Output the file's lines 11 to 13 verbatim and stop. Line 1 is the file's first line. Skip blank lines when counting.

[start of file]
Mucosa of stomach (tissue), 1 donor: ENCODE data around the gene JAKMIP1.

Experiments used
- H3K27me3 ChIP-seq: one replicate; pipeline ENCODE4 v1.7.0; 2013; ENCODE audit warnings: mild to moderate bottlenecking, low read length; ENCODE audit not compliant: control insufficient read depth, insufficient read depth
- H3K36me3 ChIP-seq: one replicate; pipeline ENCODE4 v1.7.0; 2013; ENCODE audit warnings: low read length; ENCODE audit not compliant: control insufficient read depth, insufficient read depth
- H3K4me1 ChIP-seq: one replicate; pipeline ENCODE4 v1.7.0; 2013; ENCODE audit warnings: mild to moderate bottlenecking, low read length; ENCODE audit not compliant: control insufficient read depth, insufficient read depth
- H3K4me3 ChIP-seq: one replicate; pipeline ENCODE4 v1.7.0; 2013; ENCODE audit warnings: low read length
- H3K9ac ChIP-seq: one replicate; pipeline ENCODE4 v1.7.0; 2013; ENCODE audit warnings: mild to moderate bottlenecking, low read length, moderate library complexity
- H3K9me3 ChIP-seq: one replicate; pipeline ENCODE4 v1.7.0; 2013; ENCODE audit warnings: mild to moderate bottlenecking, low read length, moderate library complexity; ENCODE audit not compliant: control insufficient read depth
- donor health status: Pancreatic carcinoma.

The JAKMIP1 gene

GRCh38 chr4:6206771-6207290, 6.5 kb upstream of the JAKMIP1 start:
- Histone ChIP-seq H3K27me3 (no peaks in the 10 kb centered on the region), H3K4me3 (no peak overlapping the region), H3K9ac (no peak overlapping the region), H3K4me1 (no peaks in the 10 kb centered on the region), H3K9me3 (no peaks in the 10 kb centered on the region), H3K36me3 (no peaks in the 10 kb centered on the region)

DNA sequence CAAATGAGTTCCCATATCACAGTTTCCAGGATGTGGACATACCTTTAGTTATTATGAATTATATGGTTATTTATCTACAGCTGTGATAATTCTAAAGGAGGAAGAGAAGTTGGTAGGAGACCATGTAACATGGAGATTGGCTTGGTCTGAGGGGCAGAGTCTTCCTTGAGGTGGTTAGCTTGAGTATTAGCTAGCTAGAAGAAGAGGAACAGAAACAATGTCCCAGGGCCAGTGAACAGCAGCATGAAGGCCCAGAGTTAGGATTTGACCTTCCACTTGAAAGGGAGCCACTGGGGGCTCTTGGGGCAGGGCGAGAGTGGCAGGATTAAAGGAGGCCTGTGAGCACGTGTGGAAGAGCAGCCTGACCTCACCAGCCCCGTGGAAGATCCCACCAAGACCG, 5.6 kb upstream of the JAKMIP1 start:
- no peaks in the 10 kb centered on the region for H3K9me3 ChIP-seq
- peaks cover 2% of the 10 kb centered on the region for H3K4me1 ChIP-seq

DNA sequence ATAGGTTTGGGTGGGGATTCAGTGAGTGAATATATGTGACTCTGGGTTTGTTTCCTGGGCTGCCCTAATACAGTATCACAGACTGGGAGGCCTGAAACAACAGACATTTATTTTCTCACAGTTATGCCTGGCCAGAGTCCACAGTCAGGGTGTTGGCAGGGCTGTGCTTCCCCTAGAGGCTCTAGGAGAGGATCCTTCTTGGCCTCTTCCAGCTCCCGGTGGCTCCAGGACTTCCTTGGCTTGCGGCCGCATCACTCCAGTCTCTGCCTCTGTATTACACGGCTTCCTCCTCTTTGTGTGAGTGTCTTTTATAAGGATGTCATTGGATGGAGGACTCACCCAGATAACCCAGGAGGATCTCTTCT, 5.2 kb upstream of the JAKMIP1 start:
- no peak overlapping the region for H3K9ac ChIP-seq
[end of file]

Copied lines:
GRCh38 chr4:6206771-6207290, 6.5 kb upstream of the JAKMIP1 start:
- Histone ChIP-seq H3K27me3 (no peaks in the 10 kb centered on the region), H3K4me3 (no peak overlapping the region), H3K9ac (no peak overlapping the region), H3K4me1 (no peaks in the 10 kb centered on the region), H3K9me3 (no peaks in the 10 kb centered on the region), H3K36me3 (no peaks in the 10 kb centered on the region)

DNA sequence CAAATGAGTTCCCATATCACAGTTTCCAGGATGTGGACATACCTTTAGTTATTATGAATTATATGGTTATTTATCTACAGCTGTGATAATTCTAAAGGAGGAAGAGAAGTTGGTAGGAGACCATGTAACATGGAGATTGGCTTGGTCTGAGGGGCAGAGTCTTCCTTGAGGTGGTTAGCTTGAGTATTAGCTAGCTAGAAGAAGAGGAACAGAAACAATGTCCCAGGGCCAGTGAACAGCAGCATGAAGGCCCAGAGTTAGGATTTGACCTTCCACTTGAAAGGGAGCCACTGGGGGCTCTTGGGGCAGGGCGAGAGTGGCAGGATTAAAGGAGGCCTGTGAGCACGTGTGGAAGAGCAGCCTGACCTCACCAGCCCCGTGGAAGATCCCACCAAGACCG, 5.6 kb upstream of the JAKMIP1 start: